Two staff members change the price tag
at a gas station in Beijing, Dec. 19. The country slashed the benchmark
prices for fuel from 6.37 yuan (0.93 U.S. dollar) per litre to 5.46 yuan
starting Friday morning. (Xinhua Photo)
BEIJING, Dec. 19 (Xinhua) -- Taxi driver Qu waited
patiently in the December night chill as a gas station boy changed the price
tag, which indicated China's unified fuel price cut effective early Friday
The country slashed the benchmark prices for fuel
from 6.37 yuan (0.93 U.S. dollar) per litre to 5.46 yuan starting Friday
morning, which was earlier than the long-awaited government scheme on fuel
taxation and pricing slated for Jan. 1 next year.
"The price cut of 0.91 yuan per litre means a monthly
saving of900 yuan for a taxi driver," said Qu, waiting in Thursday's midnight
dark for the clock to turn zero.
The government distributed
the news of the price cut via all major media and short messages
to cell phone users on Thursday evening.
A taxi driver
refuels his car at a gas station in Shanghai, east China, Dec.
19, 2008. (Xinhua Photo)
Nevertheless, there was no queuing-up at the gas
station in the early morning hour. The station boy said long queues appeared in
previous price rises this year.
The National Development and Reform Commission (NDRC)
made it clear Thursday that domestic fuel prices would remain unchanged on Jan.
1, 2009, when the fuel tax is expected to kick in.
This round of price cut was China's revamp of its oil
pricing system to let it pegged with the global market.
"The pricing would reflect the global market supply
of oil resources and let the market play a fundamental role," said Zhao Jiarong,
an official with the NDRC.
"The latest cut would narrow the gap between
wholesale and retail prices. Consumers would benefit from it," said Xu Kunlin,
another NDRC official.
A worker changes oil prices at a gas
station in Qingdao, a coastal city in east China's Shandong Province, Dec.
19, 2008. (Xinhua Photo)
Zhou Dadi, an energy researcher, said his calculation
showed the factory gate fuel price would drop by 2,000 yuan per tonne and the
pre-tax retail price would be down by 1.7 yuan per liter after the price cut.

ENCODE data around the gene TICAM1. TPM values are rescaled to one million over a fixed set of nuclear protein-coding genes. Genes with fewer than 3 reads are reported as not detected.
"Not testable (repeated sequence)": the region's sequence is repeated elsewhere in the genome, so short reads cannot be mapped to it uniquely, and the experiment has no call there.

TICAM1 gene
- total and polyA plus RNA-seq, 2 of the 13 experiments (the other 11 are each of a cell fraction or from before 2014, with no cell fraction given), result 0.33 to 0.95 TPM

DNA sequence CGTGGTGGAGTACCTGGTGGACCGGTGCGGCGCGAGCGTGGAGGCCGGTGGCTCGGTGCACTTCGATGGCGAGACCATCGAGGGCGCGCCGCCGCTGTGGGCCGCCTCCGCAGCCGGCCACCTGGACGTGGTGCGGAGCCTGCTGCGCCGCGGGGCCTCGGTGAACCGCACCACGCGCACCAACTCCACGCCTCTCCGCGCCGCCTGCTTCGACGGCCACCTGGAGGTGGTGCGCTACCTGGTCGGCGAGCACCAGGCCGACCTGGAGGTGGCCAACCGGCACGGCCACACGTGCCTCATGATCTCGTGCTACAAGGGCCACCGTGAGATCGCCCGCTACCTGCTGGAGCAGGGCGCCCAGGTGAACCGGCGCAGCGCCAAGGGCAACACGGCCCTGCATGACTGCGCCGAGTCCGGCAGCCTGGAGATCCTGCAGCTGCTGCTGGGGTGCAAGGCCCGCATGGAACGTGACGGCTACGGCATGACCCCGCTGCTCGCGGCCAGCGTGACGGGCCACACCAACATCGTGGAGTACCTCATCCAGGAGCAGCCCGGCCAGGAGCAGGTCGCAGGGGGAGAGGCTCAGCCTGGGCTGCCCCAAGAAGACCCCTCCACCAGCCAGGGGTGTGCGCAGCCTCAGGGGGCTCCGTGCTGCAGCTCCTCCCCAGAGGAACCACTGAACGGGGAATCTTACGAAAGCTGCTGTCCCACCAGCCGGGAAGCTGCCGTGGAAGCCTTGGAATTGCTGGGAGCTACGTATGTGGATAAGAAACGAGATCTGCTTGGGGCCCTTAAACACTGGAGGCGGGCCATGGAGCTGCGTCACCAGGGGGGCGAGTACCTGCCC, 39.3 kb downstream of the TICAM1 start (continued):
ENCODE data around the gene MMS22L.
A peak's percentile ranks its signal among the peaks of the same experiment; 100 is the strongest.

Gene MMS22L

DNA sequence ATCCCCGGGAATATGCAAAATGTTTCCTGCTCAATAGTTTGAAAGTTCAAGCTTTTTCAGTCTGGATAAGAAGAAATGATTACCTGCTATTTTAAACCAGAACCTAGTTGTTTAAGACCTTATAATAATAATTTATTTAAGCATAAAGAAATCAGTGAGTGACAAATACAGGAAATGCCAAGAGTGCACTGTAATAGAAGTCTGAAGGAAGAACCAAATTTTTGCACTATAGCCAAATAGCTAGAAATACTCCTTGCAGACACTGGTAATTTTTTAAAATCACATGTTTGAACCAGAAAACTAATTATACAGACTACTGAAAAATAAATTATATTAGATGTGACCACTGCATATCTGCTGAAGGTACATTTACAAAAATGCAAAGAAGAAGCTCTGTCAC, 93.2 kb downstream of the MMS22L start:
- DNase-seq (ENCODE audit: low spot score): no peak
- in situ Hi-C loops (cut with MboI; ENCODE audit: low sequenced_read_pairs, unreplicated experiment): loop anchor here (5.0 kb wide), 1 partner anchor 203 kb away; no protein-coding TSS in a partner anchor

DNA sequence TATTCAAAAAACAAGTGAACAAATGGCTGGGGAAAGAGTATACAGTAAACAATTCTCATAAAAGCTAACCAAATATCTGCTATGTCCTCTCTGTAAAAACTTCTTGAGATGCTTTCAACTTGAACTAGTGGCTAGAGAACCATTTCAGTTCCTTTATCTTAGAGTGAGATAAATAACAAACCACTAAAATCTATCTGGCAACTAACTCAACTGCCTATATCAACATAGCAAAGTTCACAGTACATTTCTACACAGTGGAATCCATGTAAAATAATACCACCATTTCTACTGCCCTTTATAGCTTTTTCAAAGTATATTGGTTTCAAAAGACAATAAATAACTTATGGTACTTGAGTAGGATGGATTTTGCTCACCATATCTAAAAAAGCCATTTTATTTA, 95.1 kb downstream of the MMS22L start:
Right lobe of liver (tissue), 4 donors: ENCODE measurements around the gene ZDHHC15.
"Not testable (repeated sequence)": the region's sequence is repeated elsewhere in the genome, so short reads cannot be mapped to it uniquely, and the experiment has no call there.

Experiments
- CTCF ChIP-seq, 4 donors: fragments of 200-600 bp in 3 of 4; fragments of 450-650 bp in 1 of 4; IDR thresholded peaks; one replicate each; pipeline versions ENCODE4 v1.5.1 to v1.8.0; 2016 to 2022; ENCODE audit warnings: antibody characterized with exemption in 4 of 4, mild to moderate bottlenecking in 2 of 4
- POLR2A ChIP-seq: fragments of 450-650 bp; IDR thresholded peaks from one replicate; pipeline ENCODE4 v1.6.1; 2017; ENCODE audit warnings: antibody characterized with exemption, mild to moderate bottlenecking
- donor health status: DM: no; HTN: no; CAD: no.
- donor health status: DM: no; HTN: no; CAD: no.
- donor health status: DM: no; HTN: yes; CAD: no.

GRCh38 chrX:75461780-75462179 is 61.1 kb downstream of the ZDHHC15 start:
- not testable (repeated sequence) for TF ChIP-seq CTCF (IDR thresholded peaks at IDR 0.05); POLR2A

A fuel trader said there might be a hoard purchase
before the fuel taxation effective on Jan. 1 next year.
Bai Chongen, an economist from Tsinghua University,
said the post-tax retail price would remain unchanged next year as fuel
producers would lower the factory gate price again to offset the tax.
But for fuel producers, the price cut reduced their
sales profit. "It will have a short-term impact on our profit, but we expect the
global prices to rise in future. This will secure the long-term profit," said
Shu Zhaoxia, a researcher with Sinopec, Asia's largest refiner.
Experts said the country's first fuel price cut in
almost two years would help revitalize companies and factories eking out in a
Among industry beneficiaries, the aviation sector
would see an immediate effect because the benchmark prices for jet fuel was
slashed by a bigger margin of more than 30 percent, or 2,400 yuan, to 5,050 yuan
An Air China spokesman said the cut would definitely
boost the aviation industry as the drop was beyond airliners' expectation.
A Guojin Securities analyst said based on the
forecast 2009 jet fuel consumption of 11.47 million tonnes, the price cut would
lead to a cost reduction of 27.5 billion yuan for the country's aviation
Oil drops to $36 as demand concern outweighs OPEC
NEW YORK, Dec. 18 (Xinhua) -- Crude oil
tumbled more than 9 percent Thursday as OPEC's record output cut failed to ease
growing demand concerns brought by deepening economic recession.
Light, sweet crude for January delivery shed 3.84 U.S.
dollars to settle at 36.22 dollars a barrel on the New York Mercantile Exchange.
Price dropped to 35.98 dollars a barrel, the lowest level last seen in June
2004. Full story
OPEC makes deepest-ever cut to shore
up prices, but no quick fix
Algeria, Dec. 17 (Xinhua) -- OPEC on Wednesday agreed on a deepest-ever net cut
of 2.2 million barrels per day (bpd) as of Jan. 1, bringing the total output cut
in 2008 to 4.2 million bpd, in another attempt to bolster sagging oil prices
under the global economic slowdown.
Yet analysts say it still costs the Organization of
Petroleum Exporting Countries (OPEC) several months and even further cuts to
harvest at the level it is craving for, ruling out the possibility of a quick
fix in the volatile market. Full story
OPEC extraordinary meeting opens amid
output cut expectation
ORAN, Algeria, Dec. 17 (Xinhua) -- The Organization of
Petroleum Exporting Countries (OPEC) convened the 151st extraordinary
ministerial meeting here Wednesday in expectation of an output cut decision to
shore up the plunging oil prices.
Ministers from the 13-member oil cartel gathered in
northwestern Algerian coastal city of Oran, exploring an agreement to address
the slide of oil prices, which have shrunk more than two thirds from record
mid-July highs above 147 U.S. dollars in the face of a global economic downturn.
China approves scheme on fuel
BEIJING, Dec. 18 (Xinhua) -- China has approved a
long-awaited scheme on fuel taxation and reform of the country's refined oil
pricing mechanism, the country's economic planner said Thursday.
The State Council had decided to put the scheme into
effect on Jan. 1, 2009, said the National Development and Reform Commission. Full story
China explains more on proposed reform
of fuel tax, pricing
BEIJING, Dec. 6 (Xinhua) -- China on Saturday gave further
explanation on the proposed reform of fuel tax and pricing in a bid to dispel
misunderstanding that a higher consumption tax will mean higher pump prices.
The authorities on Friday released a draft reform plan to
solicit public opinions till Dec. 12. It had been long advocated by experts as
key for energy saving and economic structure transform. Full story